Learning from computer models is a promising approach to learning. This study investigated how three types of learning from computer models can be applied to teach high-school students (aged 14–17) about the process of glucose–insulin regulation. Two traditional forms of learning from models (i.e. simulating a predefined model and constructing a model) were compared to learning from an erroneous model. In this innovative form of learning from computer models, students are provided with a model that contained errors to be corrected. As such, students do not have to engage in the difficult task of constructing a model. Rather, they are challenged to work with and correct the model in order for the simulation to generate correct output. As predicted, learning from erroneous models enhances learning of domain-specific knowledge better than running a simulation or constructing a model.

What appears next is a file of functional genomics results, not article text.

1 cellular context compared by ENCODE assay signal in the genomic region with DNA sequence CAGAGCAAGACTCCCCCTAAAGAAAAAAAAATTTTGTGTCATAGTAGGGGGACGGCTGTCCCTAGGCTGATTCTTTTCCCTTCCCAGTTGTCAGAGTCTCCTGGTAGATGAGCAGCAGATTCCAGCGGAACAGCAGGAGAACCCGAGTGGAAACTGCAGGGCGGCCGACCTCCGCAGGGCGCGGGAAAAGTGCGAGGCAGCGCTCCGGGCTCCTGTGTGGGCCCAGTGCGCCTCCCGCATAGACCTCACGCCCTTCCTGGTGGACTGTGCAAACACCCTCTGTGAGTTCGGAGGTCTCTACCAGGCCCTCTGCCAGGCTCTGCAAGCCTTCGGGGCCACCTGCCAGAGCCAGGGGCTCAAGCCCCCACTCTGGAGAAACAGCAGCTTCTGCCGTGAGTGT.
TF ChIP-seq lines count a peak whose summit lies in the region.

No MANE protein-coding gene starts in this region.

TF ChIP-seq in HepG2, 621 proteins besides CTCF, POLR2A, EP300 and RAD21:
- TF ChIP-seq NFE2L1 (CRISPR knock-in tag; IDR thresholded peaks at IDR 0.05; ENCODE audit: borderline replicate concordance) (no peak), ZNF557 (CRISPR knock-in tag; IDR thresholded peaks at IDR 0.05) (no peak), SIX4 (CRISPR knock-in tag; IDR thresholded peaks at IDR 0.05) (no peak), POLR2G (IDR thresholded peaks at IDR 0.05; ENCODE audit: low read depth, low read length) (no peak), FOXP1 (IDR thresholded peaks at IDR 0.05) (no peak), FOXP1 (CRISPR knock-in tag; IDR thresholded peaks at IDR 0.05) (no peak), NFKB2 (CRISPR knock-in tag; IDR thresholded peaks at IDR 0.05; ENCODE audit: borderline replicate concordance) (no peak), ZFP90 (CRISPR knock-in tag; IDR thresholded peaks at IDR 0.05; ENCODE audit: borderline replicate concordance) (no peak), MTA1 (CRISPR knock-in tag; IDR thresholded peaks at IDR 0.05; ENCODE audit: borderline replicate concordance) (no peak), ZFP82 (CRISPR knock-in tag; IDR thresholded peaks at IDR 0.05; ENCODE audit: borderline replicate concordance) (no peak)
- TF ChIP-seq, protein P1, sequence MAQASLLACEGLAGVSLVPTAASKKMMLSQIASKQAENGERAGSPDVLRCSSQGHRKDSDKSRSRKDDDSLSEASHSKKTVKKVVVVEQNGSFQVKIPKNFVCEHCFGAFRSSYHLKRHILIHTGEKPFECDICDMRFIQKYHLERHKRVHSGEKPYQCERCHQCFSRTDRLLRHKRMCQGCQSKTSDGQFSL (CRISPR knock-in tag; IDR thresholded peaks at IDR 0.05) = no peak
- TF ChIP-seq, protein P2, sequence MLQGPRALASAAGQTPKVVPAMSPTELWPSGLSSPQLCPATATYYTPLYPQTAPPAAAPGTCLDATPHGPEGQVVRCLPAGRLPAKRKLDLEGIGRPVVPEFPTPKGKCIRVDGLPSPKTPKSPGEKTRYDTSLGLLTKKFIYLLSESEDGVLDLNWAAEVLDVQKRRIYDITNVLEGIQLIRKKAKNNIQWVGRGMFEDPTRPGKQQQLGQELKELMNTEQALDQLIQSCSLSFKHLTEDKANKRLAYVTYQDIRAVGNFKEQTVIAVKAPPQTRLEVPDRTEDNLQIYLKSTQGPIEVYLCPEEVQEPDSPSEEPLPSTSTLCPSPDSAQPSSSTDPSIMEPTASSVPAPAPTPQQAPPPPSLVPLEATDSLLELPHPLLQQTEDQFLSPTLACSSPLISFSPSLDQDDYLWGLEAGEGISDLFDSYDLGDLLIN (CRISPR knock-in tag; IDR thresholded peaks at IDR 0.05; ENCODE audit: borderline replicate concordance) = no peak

Wijnen, F. M., Wijnen, F. M., Mulder, Y. G., Alessi, S. M., & Bollen, L. (2015). The potential of learning from erroneous models: comparing three types of model instruction. System dynamics review, 31(4), 250-270. https://doi.org/10.1002/sdr.1546